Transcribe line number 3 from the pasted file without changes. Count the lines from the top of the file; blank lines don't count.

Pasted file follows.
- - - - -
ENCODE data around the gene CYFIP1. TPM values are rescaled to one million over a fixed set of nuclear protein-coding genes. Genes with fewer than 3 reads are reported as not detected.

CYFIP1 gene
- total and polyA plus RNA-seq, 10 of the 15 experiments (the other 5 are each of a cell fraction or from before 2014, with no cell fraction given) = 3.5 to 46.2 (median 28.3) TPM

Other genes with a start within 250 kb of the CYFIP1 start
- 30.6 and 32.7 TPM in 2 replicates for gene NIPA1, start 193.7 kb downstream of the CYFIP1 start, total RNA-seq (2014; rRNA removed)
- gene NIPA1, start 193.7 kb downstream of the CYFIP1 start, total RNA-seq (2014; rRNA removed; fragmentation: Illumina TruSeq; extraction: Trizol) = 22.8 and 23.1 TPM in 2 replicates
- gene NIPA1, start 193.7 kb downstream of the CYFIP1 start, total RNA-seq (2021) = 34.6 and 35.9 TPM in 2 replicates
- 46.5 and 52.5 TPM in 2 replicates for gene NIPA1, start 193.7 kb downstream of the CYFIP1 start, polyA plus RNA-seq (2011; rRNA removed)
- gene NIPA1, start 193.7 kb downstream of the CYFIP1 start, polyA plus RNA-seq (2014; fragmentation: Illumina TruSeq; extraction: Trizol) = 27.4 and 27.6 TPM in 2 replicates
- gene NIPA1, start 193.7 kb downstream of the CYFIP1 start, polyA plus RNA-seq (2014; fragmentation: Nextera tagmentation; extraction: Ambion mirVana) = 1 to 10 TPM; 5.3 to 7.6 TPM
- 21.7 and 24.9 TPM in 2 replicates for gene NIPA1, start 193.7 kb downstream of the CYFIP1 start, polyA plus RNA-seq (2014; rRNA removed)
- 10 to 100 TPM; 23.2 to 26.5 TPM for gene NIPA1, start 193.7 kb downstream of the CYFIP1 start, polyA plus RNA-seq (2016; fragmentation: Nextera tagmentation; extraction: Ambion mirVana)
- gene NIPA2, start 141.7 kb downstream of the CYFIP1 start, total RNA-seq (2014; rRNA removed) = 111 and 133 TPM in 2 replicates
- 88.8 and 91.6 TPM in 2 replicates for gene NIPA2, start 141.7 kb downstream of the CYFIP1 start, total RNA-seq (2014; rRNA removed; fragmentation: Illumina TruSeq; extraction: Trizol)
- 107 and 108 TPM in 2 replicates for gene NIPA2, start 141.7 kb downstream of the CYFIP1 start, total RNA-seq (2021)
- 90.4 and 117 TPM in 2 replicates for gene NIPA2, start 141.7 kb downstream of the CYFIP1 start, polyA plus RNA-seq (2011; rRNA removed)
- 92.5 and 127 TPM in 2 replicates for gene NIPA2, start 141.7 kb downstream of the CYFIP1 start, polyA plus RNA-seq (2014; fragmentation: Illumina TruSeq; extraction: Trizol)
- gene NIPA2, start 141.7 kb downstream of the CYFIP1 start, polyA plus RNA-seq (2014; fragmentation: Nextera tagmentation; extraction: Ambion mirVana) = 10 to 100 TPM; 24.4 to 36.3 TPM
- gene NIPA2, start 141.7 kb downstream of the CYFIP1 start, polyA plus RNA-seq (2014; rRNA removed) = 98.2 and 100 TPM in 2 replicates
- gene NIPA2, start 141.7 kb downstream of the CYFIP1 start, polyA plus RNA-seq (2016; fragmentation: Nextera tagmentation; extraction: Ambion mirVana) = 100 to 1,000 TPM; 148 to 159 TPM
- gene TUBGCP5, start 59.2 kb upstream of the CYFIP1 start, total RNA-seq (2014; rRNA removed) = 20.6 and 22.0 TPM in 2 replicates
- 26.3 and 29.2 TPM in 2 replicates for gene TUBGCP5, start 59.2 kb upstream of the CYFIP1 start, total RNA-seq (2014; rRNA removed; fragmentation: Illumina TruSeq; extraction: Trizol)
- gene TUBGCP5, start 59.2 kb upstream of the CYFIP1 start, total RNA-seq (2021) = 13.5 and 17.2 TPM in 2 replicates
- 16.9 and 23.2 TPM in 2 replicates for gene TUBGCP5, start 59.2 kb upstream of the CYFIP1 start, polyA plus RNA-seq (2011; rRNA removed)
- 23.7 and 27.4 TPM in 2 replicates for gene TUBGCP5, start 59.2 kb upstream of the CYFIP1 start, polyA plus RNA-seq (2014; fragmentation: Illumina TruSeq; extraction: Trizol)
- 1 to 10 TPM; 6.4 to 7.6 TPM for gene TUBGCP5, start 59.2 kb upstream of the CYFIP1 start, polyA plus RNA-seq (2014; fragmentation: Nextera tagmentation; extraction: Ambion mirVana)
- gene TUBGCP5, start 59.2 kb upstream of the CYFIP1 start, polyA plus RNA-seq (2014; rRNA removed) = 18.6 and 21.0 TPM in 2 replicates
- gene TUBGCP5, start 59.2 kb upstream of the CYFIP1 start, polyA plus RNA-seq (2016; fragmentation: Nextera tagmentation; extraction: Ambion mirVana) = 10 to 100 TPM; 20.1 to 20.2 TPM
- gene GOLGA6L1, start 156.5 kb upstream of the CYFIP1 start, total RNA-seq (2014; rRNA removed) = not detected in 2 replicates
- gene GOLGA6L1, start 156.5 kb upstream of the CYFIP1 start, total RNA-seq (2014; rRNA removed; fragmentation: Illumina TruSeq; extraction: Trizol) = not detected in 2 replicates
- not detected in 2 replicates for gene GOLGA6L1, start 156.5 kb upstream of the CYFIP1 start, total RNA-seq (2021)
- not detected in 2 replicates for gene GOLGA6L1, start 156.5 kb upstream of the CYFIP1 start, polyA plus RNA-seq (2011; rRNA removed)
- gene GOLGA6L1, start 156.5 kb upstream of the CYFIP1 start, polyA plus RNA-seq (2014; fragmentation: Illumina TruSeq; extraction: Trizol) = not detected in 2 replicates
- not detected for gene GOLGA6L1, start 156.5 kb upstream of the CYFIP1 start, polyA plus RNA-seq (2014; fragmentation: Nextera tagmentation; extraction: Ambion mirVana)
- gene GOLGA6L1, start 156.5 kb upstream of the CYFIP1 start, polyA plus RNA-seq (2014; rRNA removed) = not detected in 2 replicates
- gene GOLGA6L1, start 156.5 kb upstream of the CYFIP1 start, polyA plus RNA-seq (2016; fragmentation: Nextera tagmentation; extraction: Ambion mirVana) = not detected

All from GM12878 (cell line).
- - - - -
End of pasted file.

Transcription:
- total and polyA plus RNA-seq, 10 of the 15 experiments (the other 5 are each of a cell fraction or from before 2014, with no cell fraction given) = 3.5 to 46.2 (median 28.3) TPM